May 7, 2002
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Other Names:
Wellbutrin
Bupropion Hydrochloride

Adverse Effects/
Potential Injuries:

Seizures
Anxiety
Nervousness
Death

Other Categories:
Anti-Smoking Drug

Practice Area(s):
Defective Drugs

EU Agency to Review Zyban Smoking Cessation Drug
Reuters Health -

02/22/02 - The European Medicines Evaluation Agency said on Friday it is reviewing GlaxoSmithKline's smoking cessation drug Zyban following safety concerns.


In a statement, it said its scientific committee would examine the risks and benefits of the drug at the request of Germany.

The German concerns follow five reported deaths in patients taking Zyban since it was launched in 2000.

A spokesman for the agency in London said the review was expected to last several months.

On January 17, Britain's Medicines Control Agency reported that it had received 6,975 reports of suspected adverse drug reactions, including 57 deaths.

However British drug regulators have stressed that the drug's contribution to the deaths is "unproven" and that in most cases the individual's underlying condition might have been responsible.

The number of reported side effects remains small compared to the risks of smoking and relative to the large number of prescriptions issued. An estimated 500,000 people have taken Zyban in Britain and more than 330,000 in Germany.

A GSK spokesman said that the firm welcomed the review as a chance to support the drug and would respond to all requests for information.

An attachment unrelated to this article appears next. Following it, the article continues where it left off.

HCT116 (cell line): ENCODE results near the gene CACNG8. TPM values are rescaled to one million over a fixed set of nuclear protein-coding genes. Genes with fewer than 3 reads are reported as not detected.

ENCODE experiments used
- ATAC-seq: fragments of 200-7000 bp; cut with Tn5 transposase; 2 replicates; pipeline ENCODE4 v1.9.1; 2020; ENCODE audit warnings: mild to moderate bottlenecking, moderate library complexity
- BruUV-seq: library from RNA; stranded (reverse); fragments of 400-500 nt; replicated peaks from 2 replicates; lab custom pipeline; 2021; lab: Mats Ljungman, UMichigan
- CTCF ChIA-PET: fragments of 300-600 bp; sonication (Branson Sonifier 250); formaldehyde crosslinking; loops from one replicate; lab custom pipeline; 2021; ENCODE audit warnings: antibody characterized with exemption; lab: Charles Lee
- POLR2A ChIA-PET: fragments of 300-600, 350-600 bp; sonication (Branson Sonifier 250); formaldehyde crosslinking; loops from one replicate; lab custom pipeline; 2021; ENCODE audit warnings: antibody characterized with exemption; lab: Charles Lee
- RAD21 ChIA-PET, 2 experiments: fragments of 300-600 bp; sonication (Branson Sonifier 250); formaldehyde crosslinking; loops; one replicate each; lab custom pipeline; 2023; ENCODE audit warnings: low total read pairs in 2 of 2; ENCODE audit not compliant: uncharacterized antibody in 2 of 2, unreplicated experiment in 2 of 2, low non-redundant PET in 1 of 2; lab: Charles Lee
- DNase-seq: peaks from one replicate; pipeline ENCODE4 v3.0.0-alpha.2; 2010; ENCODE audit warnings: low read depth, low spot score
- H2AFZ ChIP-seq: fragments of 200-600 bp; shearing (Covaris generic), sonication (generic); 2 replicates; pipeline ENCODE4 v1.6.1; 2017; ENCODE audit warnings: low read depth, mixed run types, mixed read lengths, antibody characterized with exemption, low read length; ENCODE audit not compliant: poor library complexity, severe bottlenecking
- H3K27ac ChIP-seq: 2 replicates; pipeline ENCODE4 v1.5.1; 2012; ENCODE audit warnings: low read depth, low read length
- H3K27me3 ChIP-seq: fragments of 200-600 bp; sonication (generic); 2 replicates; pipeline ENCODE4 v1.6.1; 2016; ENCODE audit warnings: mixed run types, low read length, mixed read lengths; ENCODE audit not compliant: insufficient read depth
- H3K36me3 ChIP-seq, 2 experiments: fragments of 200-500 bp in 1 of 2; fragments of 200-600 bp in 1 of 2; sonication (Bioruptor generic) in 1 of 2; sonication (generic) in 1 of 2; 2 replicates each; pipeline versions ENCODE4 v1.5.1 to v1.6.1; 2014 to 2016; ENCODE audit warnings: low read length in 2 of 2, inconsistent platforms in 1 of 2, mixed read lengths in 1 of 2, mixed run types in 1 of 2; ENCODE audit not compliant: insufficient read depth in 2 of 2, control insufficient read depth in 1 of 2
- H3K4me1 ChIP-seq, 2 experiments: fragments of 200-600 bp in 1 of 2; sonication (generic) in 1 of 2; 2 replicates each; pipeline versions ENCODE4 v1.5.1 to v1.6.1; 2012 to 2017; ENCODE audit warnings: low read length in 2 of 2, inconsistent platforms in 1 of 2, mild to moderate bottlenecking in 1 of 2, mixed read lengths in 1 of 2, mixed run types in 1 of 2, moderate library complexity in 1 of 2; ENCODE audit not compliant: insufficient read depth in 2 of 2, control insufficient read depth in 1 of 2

"You have to remember that Zyban plays a major role in helping smokers to stop and therefore reduces the burden and mortality of smoking.

"In the UK alone 120,000 deaths a year are due to smoking-related illnesses--more than 300 a day."

Regulators suspect that many of the reported side effects have occurred in patients who should not have been prescribed the drug.

Last May, the UK Committee on Safety of Medicines issued a statement to doctors ordering changes to the starting dosages of Zyban and warning that patients at risk of a seizure should take the drug only if there were compelling reasons to do so.

The UK Medicines Control Agency also issued a reminder last month that the drug should not be prescribed to patients with a history of seizures, bulimia or anorexia nervosa, or those experiencing abrupt withdrawal from alcohol or benzodiazepines.

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